Networking your way to better business

We are so lucky at The BWN to attract such a diverse range of businesses and organisations and one of our favourite for businesses from sole traders to national corporations that will look after you regardless of the size of your turnover is Essex Chambers. 

We invited them to write a blog so tell us what you think and check out their website for more information. Some great top tips guys and for plenty more why not sign up to our hints and tips. Up there on your right.

The BWN will always source the best resources for your success, so Check out the Essex Chambers.

I have been organising networking events for quite a while and people often ask me and my team for tips on how to get it right. Are you assuming I am referring to how to organise events correctly?  Well, I don’t mean that; what I mean is they often ask us how to network correctly.

Unlike driving there isn’t a clear set of rules to follow, there isn’t a highway code for networking, but there are some general do’s and don’ts that we think people should be more aware of.
Some are obvious and some will sound quite odd, but stick with it, you might just find they work!

1)    Smile – simple but effective. A smile says you are ready and willing to talk to someone. Also, a smile will help bolster your confidence if you are unsure or nervous as you walk into the lion’s den, I mean networking event.

2)    Adopt Open body language – Try not to stand or sit with your arms crossed over your body, or your coat, bag, folder pressed against your rib cage. This sends signals to all the other delegates that you are (a) nervous, and (b) not really ready or willing to talk to people.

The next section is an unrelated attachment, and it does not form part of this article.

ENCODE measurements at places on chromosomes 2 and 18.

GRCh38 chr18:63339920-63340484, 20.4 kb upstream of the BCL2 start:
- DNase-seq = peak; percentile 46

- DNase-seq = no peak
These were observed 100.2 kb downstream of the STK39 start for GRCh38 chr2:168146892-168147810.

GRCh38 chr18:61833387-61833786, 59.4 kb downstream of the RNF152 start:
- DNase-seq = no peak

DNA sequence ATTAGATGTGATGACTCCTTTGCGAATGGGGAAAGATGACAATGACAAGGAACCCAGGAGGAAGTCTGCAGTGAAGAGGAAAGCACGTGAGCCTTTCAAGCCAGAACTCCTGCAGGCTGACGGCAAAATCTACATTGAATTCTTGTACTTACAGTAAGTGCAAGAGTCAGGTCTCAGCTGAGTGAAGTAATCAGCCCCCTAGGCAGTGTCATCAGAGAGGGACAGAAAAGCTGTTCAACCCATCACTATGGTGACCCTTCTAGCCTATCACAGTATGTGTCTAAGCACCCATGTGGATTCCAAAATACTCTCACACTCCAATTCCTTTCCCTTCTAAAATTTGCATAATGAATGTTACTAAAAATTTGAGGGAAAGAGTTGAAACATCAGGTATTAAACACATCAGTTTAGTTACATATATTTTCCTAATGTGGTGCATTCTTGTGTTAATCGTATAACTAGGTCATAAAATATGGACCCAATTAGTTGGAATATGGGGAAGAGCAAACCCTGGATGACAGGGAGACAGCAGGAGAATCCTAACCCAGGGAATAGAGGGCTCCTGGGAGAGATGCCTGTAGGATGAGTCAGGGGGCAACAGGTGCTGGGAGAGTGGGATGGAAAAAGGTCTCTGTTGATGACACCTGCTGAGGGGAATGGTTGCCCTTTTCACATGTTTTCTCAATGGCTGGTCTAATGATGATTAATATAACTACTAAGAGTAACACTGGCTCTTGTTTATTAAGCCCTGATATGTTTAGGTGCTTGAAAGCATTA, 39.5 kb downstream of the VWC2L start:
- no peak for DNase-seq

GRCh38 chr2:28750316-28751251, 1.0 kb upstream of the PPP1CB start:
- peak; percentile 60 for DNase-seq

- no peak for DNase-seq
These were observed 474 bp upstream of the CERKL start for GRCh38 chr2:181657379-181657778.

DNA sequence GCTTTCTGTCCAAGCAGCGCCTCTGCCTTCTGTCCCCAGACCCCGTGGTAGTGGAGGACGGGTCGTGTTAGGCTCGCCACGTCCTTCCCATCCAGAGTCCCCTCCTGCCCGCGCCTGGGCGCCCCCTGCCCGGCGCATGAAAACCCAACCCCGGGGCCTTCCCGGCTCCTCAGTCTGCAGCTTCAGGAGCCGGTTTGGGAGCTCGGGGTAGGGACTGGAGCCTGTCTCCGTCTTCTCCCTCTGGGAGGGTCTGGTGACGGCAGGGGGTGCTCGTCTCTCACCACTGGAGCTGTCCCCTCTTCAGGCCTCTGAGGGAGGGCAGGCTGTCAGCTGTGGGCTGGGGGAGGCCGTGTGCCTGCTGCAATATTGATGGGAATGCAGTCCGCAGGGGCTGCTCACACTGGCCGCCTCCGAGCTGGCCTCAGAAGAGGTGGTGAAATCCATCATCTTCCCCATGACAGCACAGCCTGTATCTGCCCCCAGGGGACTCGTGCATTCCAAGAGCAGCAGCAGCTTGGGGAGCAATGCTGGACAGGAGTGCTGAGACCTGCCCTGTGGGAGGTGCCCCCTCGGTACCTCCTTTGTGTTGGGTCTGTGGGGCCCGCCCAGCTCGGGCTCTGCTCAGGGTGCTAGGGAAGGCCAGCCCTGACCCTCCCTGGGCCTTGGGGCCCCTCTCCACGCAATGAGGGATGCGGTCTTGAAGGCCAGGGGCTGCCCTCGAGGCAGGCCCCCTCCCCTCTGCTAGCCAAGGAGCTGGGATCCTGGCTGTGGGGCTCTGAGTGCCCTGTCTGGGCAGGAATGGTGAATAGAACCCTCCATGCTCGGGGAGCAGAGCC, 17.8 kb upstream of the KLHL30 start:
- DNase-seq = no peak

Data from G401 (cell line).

(Unless you are a mime artist, then of course, not talking will aid your business greatly!)

3)    Use your delegate list wisely – Don’t simply walk up to the delegates and scan their body for their name badge. This can be offensive to the delegate and can result in you looking like a human metal detector.  If there is a delegate list at the event, peruse this first and then slowly scan the room looking for your desired delegates.


4)    Smile – Have I mentioned this one already? Must be important….


5)    Offer your hand for a shake and not your cheek for a kiss – You can assume that in the UK, people will react appropriately to a proffered hand, you can not assume that everyone is happy to be kissed, once, or twice, or even three times on a first meeting! (Note to self, not everyone is from Italy!) A firm handshake is comforting and well mannered and is the polite way to greet someone you are meeting for the first time.


6)    Research your surroundings – This applies to networking events / trade shows in other countries. Just as you would research the weather, also find out what customs that country adopts and how you are supposed to greet people etc. For example, it is polite in China to accept business cards with two hands. This is very important to them and should be adopted by you. 


7)    Dress to impress – and not to dance, fix your car, hang your washing out or go shopping.  This doesn’t mean you have to wear a suit, but this should mean you dress appropriately.  The main point is for you to feel comfortable, but this should not be at the expense of other delegates’ comfort.
If you need to ask someone if your dress is too short, or if your tie is too loud, then the answer is most probably YES!


8)    Smile – there it is again….keep doing it!

9)    Wear your name badge on the right side – and not on your sleeve! And by right, I mean right! When you move to shake someone’s hand, your badge should be the thing they see when they move their eyes down slightly (and remember, in the UK we read from left to right, so it will be the first place they look!). If you shake with your right, then you wear it on the right side. (Now, as you would imagine, half the world disagrees with this, but practice thrusting your shaking hand forward for a second and see which side of your body moves with it!)

10) What are you? – When you are asked what you do, “accountant” is not the right answer, even if you are one. You don’t do “accountant”, you do accounts for people, their tax returns, and their end of year audits. By answering this question wisely, it should make you sound a little bit more interesting, and might also remind your listener that they need something doing!

Good luck and I hope to see you at one of our events, or perhaps a BWN event?

The BWN events are the perfect place to try these tips as half the battle of feeling comfortable is won when someone like Mandie is looking after you!

For a full list of Essex Chambers events please go to our website We promise to smile at you and always proffer a firm handshake! 

  • August 23, 2011